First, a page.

Middle School Report – May 15, 2015
May 13, 2015
Boys, Motivation and Success
Successful learners are motivated to learn. They want to meet the challenge of a new task, master it, increase their knowledge, understanding and competence, and satisfy their interest and curiosity. Such students tend to seek more challenging tasks, make greater effort, show greater persistence in the face of difficulty, use more effective learning strategies and show higher achievement levels.
Student motivation, research suggests, is closely linked to the belief that success in school is possible for them.
However, motivation alone does not ensure successful educational outcomes for boys.
Rather, motivating boys is only one of a number of complex factors that create educational success for boys.
Boys’ expectations of success are high when:
-¢ They have a strong belief in their capacity to do what is necessary to succeed with school work
-¢ They believe that success is contingent on their own behaviour rather than being attributable to some external influence over which they have no control
-¢ They have a firm sense of self-worth and do not feel the need to engage in counter-productive, self-protective and failure-avoiding behaviours
-¢ Their level of achievement anxiety is not so high that it has a damaging effect on learning and performance.
What’s your learning style?
Over the course of the year the boys will spend time exploring their learning styles. Listed are some ideas to support differing styles.
Visual learners make up about 35% of the population. If you are a visual learner, you will remember things best when you’ve seen them.
Write things down to help you learn them:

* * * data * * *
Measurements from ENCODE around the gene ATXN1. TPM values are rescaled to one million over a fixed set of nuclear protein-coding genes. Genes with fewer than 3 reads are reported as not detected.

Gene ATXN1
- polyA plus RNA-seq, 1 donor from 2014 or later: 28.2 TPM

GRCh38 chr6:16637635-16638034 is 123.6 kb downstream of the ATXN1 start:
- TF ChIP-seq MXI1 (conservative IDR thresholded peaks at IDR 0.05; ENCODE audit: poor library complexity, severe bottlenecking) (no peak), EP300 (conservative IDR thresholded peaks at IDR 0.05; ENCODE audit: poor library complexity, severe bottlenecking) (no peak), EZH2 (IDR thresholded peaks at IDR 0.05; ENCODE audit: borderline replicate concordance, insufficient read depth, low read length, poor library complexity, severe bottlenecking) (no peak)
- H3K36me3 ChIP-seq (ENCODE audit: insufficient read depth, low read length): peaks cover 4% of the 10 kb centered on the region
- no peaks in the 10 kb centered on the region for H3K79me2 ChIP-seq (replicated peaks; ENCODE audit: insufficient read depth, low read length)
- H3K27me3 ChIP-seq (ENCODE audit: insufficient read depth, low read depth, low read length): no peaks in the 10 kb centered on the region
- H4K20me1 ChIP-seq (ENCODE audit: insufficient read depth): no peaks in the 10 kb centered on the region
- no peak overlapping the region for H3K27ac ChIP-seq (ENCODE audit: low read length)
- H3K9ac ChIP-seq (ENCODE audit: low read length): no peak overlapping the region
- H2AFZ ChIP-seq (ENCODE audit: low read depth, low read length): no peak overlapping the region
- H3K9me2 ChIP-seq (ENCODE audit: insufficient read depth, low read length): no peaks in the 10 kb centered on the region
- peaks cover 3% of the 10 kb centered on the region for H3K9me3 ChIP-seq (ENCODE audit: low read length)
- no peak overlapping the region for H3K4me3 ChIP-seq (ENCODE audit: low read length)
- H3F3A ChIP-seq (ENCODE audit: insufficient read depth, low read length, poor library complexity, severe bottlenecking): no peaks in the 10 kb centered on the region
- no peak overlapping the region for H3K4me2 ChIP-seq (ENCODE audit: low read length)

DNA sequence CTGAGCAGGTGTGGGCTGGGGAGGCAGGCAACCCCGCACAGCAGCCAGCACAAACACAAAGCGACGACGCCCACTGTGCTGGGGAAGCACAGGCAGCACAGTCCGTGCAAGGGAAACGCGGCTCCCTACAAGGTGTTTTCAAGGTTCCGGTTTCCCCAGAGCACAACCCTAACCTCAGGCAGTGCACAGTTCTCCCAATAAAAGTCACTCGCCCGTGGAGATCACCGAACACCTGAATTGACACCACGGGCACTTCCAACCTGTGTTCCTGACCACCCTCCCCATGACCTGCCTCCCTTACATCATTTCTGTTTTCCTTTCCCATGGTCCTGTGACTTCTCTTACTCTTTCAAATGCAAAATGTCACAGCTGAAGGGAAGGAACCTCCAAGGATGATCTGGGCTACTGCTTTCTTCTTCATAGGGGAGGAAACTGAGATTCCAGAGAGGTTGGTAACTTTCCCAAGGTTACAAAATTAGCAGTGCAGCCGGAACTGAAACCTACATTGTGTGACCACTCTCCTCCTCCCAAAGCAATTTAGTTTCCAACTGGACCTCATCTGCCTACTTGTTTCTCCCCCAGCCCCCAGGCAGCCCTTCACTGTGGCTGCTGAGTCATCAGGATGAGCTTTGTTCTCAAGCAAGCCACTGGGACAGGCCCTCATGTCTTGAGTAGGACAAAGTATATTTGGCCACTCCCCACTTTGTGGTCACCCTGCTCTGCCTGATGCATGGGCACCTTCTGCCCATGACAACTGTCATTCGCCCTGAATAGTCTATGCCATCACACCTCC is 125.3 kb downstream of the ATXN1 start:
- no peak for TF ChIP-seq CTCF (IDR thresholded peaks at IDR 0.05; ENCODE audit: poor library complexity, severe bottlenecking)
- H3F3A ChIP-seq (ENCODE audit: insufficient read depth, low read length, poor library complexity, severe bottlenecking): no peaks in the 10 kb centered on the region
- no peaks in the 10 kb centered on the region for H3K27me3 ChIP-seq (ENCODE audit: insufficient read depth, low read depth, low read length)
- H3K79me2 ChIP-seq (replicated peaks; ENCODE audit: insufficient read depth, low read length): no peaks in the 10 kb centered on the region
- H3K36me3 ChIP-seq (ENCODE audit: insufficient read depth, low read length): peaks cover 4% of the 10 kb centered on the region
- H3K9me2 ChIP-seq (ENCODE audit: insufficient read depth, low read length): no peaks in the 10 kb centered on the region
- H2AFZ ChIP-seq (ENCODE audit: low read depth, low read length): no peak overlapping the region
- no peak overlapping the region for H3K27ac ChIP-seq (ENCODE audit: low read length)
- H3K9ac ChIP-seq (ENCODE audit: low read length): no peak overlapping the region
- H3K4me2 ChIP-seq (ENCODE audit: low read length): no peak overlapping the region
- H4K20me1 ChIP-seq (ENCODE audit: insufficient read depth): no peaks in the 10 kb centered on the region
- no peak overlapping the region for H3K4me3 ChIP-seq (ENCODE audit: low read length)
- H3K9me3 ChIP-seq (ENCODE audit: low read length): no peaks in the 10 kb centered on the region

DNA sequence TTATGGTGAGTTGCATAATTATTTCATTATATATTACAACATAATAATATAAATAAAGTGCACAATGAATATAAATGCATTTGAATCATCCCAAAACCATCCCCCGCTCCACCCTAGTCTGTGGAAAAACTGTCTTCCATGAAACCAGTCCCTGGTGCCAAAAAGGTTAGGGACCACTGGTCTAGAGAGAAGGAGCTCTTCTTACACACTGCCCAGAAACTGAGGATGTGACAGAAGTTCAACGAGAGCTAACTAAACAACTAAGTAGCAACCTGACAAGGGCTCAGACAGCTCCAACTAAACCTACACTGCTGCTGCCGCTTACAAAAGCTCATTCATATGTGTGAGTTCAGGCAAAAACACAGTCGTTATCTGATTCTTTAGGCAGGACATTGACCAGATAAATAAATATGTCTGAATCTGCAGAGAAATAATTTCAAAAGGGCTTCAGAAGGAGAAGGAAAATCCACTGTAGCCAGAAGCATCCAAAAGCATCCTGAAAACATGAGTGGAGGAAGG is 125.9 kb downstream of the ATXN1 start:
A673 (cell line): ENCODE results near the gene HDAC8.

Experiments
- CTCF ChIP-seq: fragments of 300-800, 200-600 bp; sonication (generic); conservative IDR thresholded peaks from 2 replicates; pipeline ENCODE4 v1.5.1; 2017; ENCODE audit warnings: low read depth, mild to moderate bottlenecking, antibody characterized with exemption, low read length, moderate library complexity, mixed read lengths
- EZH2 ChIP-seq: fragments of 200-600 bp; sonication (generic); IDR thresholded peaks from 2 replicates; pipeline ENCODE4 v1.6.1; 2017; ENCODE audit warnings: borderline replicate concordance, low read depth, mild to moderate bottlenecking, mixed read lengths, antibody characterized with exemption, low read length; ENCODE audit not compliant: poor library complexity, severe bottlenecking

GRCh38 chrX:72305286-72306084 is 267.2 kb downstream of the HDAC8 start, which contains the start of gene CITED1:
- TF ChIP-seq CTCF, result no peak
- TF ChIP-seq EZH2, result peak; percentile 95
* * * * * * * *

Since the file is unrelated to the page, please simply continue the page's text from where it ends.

ï‚· Draw pictures, charts and maps to help you understand things.
ï‚· Use mind-mapping
ï‚· Use planners, organisers or goal-setting charts.
ï‚· Highlight important points with colour.
ï‚· Try visualising ideas and facts in your mind.
ï‚· Try changing places in the room while you’re studying, to get a different perspective.
ï‚· Use models if they’re available.
ï‚· When you need to revise, read over and recopy your notes.
Auditory learners make up about 25% of the population. If you are an auditory learner, you will learn best when you are listening.
The key thing is to make use of sound:
ï‚· Talk things through as you learn them, with a friend or group of friends.
ï‚· Get a friend to read aloud to you.
ï‚· When you have to learn facts, try reciting them to yourself, or even singing them aloud.
ï‚· Find out if you study best in silence, or with music playing in the background.
Kinaesthetic learners make up about 40% of the population.
If you are what’s called a Kinaesthetic learner, you will learn best when you’re moving around:
ï‚· Move around as you learn and revise.
ï‚· Work through problems physically.
ï‚· Mentally review what you’ve been studying while you’re swimming or jogging.
ï‚· Use models or machines when you can.